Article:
06.29.13Tour Guides as Teachers, or How I Got T-LaCk-ed on a Canal Boat
When I was in college it took me a year or two to figure out how to choose my classes, but in the end I found a foolproof method. I chose by professor. Anthropology of Sub-Arctic Societies or the Outsider in 20th Century Literature sounded in the course catalog, it would be hard slogging if the professor was dull and stay-up-all-night-to-finish-the-reading-life-changing if the opposite was true. So I chose by teacher and the world seemed to revolve for a short time around the oddest of things—the films of Luis Bunuel, or the History of Medieval Japan.
I was reminded of those class selection days while in London with my family last week. My wife and I took our kids on a whirlwind of activities, some of which proved unexpectedly outstanding and some of which a bit disappointing. The reasons were similar- in this case the cause was the tour guide.
Take our canal boat tour from Little Venice to Camden Town aboard a century old canal boat—a “narrow boat.” Unheralded, quirky, a last minute addition to the itinerary, it was quite possibly the best thing we did in London. The reason was the tour guide. In an age of pandering-weak-kneed content-light , she was all business, in the best possible way. She loved her content, delivered it unapologetically and with passion and depth—she announced at the beginning that she intended to talk the whole way.
But not only that- She was TLaC aligned. Our boat was full of folks from various nations including a batch of Russians who for whatever reason seemed kind of take it or leave it on her narration and whether they were just going to keep gabbing away talking over her. She uncorked a couple of self-interrupts on them that would have made any teacher blush with pride. Then she offered a little “purpose over power” 100% correction. “If you’re talking during the narration it means the others near you may not be able to hear what I am saying. So please be considerate.” When she asked us to look to the left, she was insistent upon the point—if some failed to comply she went all What to Do on the group… “No, to the left. The left please. You’ll see the aviary when you are. Thank you.”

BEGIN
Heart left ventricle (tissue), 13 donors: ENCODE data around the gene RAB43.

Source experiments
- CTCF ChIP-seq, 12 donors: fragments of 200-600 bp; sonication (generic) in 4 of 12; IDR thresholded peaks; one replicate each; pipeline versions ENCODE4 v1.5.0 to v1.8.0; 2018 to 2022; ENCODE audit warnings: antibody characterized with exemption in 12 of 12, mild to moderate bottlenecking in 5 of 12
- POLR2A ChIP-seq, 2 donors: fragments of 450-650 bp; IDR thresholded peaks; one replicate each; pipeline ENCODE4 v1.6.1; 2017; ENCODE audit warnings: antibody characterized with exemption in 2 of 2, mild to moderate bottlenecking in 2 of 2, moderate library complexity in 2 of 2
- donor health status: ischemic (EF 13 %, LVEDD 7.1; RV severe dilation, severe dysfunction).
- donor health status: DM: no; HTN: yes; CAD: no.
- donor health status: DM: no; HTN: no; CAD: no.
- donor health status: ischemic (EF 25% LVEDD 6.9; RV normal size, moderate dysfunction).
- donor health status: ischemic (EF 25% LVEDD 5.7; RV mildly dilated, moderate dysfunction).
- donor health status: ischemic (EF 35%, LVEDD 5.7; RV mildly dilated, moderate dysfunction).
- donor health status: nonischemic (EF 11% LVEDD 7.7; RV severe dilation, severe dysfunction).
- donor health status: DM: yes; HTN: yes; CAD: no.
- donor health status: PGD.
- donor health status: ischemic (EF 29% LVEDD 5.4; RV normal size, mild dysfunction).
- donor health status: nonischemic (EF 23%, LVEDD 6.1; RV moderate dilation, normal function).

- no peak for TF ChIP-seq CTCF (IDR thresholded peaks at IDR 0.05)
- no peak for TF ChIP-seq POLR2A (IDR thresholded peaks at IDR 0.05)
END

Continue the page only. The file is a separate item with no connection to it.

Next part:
Sounds pretty tough for a canal boat ride but it was wonderful because she paid us back with content- rich history of canals in industrial era England. What it was like to live on a narrow boat. She pointed out the rope marks worn in the bridge abutments by the ropes the horses pulled. It was neat to feel the reward of being in a classroom where the content was real and rich and the lesson well planned and where the teacher reset people’s behavioral expectations too.
Too bad you can’t get that at every venue…. Or choose your venue by tour guide.
This is an interesting story. I myself used to be a tour guide in St. Augustine. I found that the adults on vacation were often more difficult than the fourth graders on field trips. I like the tour guide in your post used many of the same strategies I now use in my classroom.